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Renewing the left in PCS
Dave Semple, PCS national executive committee member (personal capacity)
On 18 January, reps from across many different sections of the Public and Commercial Services (PCS) union met in Manchester. We discussed the growing crisis of leadership in the union, and formalised the existence of a loose alliance of socialist PCS reps into the Broad Left Network.
Reps at the meeting agreed an outline programme and candidates for the upcoming PCS national elections. This includes agreeing to support existing national executive committee and Socialist Party member Marion Lloyd for PCS national president.
PCS members, made up of civil servants and private sector workers on government contracts, have borne a huge cost due to Tory austerity. Pay has been held back by up to 20% since 2010. More than a hundred thousand jobs have been lost.
Boris Johnson's re-elected Tory government, despite its pledges to end austerity, has continued efforts to undermine the civil service compensation scheme, which governs the redundancy rights of civil servants.
Our existing union leadership, largely drawn from PCS Left Unity, has proven utterly incapable of leading a national dispute with the government. Two national ballots have failed to reach the 50% participation threshold imposed by the 2016 anti-union laws.
Socialist Party members across all of the unions have fought to organise a united trade union campaign to oppose the undemocratic Tory anti-union laws. The ultimate blame for PCS' failure to be able to take strike action lies with the government, and its use of the powers of the state to restrict workers' rights while giving employers ever more rights.
Left Unity deserves plenty of blame as well. They insisted that ballots for industrial action only involve pay and denounced anyone who disagreed as a saboteur intent upon wrecking the union's national campaign. Yet they have now ditched their previous views and have agreed to include pensions and compensation scheme in the campaign.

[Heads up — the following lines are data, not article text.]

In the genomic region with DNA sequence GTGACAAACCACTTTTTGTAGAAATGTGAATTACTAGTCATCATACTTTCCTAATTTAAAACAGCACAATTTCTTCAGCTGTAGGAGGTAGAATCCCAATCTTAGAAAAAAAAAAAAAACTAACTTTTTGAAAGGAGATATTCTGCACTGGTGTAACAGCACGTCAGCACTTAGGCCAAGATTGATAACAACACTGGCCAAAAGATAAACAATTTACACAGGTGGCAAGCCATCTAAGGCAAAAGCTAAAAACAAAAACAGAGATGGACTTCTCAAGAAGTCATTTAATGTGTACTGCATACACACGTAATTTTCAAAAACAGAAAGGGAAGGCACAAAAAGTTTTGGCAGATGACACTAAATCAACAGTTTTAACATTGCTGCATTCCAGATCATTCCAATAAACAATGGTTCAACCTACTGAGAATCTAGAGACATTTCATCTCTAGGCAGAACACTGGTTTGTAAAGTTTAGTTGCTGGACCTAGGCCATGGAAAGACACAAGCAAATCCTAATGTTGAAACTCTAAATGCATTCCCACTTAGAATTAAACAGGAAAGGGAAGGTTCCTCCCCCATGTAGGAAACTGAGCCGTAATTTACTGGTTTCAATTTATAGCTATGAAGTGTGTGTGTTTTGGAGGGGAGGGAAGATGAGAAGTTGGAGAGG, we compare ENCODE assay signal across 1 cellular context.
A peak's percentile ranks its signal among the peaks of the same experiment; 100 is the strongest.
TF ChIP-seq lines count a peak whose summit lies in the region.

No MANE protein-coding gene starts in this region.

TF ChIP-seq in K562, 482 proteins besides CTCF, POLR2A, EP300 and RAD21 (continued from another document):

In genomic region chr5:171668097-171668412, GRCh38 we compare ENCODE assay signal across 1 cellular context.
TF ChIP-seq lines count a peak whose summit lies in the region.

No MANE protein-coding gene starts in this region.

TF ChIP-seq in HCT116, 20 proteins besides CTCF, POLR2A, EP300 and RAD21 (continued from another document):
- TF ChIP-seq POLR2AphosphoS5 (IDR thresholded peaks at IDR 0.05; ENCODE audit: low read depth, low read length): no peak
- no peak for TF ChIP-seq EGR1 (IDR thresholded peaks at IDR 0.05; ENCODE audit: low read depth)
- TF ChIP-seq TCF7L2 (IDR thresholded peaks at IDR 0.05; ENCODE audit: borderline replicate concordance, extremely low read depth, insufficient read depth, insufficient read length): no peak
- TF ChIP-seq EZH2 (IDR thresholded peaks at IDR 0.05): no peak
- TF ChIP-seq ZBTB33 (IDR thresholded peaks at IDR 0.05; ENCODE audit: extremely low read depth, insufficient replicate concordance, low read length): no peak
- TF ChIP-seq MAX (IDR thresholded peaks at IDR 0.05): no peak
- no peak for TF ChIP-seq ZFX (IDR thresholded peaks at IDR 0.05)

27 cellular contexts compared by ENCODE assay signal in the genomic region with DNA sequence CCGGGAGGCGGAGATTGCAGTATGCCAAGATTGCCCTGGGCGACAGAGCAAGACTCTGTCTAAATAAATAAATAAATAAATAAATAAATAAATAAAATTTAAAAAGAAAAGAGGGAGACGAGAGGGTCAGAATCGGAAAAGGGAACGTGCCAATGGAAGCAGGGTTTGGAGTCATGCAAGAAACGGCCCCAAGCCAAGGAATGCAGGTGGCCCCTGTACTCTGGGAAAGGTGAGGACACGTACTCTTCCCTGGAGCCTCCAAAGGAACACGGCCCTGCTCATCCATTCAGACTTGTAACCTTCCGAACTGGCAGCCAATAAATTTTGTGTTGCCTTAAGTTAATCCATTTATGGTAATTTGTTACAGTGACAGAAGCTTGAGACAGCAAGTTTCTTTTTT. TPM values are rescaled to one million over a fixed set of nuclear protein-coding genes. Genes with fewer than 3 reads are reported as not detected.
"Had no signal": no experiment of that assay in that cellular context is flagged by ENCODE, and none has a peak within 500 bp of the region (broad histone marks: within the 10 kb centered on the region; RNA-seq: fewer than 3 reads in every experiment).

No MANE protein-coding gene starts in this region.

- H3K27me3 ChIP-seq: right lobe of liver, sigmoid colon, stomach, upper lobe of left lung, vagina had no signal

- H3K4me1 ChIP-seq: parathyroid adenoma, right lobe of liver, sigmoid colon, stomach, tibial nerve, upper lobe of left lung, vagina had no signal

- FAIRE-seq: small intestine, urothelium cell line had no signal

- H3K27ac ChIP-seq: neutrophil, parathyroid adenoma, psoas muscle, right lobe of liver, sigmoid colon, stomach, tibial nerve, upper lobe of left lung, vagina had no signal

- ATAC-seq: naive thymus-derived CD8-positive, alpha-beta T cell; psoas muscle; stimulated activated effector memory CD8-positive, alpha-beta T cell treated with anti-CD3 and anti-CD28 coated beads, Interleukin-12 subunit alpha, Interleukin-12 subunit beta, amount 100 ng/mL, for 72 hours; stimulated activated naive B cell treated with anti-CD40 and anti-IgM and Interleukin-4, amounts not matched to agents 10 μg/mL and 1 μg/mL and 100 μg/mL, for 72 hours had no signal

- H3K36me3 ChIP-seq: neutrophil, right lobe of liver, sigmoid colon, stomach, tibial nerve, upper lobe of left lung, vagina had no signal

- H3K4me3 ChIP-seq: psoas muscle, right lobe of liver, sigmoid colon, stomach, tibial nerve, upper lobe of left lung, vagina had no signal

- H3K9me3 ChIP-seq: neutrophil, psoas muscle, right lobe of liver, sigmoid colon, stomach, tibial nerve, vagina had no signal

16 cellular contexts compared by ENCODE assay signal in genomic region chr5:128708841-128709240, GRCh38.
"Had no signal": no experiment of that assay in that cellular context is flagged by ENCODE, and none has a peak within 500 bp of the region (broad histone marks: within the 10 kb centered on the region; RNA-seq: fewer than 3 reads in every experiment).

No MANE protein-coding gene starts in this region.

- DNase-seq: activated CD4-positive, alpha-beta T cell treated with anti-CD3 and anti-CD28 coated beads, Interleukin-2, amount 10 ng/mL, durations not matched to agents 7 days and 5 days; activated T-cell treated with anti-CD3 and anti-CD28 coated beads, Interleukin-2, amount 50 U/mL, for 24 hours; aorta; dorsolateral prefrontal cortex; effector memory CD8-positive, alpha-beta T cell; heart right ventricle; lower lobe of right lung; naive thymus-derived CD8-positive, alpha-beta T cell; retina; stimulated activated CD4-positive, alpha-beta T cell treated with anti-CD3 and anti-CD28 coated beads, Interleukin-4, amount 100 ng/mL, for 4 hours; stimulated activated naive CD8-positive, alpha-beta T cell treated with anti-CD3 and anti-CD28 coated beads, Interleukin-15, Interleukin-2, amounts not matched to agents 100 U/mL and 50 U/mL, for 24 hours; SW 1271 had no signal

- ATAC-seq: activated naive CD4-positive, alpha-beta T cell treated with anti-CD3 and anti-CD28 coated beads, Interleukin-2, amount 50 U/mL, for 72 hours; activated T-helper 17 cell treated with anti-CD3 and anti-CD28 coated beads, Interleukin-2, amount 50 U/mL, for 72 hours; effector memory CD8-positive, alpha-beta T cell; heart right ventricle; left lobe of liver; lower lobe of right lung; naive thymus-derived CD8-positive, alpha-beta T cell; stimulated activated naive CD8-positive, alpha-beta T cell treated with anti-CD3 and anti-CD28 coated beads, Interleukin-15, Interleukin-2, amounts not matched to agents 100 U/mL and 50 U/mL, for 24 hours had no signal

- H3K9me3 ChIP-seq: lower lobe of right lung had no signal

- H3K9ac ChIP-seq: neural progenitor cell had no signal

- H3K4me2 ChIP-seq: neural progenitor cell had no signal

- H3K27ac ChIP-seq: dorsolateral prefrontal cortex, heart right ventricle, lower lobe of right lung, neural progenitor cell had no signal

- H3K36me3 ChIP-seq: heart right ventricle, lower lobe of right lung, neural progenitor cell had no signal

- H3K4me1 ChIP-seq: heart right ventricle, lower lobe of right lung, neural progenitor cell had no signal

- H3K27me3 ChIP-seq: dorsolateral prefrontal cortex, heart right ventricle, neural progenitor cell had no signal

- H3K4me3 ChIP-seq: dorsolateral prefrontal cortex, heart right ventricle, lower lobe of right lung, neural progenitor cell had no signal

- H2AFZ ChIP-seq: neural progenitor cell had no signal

All of this has been accompanied by an increasing centralisation of power within the union, led by general secretary Mark Serwotka and unchallenged by national president, Fran Heathcote of Left Unity. Major changes to how the union seeks to organise members have been accompanied by a shift in power from the elected lay reps of the union to the unelected full-time officers.
Broad Left Network supporters meeting in Manchester recounted examples of obstruction on regional and devolved-nation committees, arbitrary decisions taken to reduce support to smaller groups, and a lack of lay-rep involvement in key decisions about where to deploy the union's resources or oversight of how effective they are. Full time officer-led organising is increasingly discredited.
Union democracy, pay, pensions, office closures, attacks on facility time, defeating redundancies, work in the private sector, social security, mental health at work, transgender rights, women's representation and many other issues were highlighted by reps as ways in which the existing leadership is failing, and feature as part of the programme on which Broad Left candidates will stand.
The leadership of the union in particular stands condemned for its failure to build the campaign of industrial action that emerged in Walsall, Wolverhampton and Stockport Universal Credit, allowing members to remain isolated.
Moving the draft programme, PCS national executive committee member Alan Dennis, who was an inaugural secretary of PCS Left Unity, decried "the narrow and controlling nature of discussions in Left Unity", where dissent is dealt with by "bullying or ridicule".
He welcomed the move to formalise the Broad Left Network as a chance to rebuild an open, democratic, socialist organisation inside PCS that will support serious debate on how we defend the interests of union members. Alan was elected inaugural national secretary of Broad Left Network.
Marion Lloyd, Broad Left Network candidate for National President of PCS, welcomed the meeting in Manchester, which she chaired: "PCS Broad Left Network is not just an electoral organisation, formed for the national elections; its goal will be to raise the confidence and consciousness of our union's reps, and to make the idea of a 'member-led union' more than a tired phrase of the current leadership."
In The Socialist 22 January 2020:
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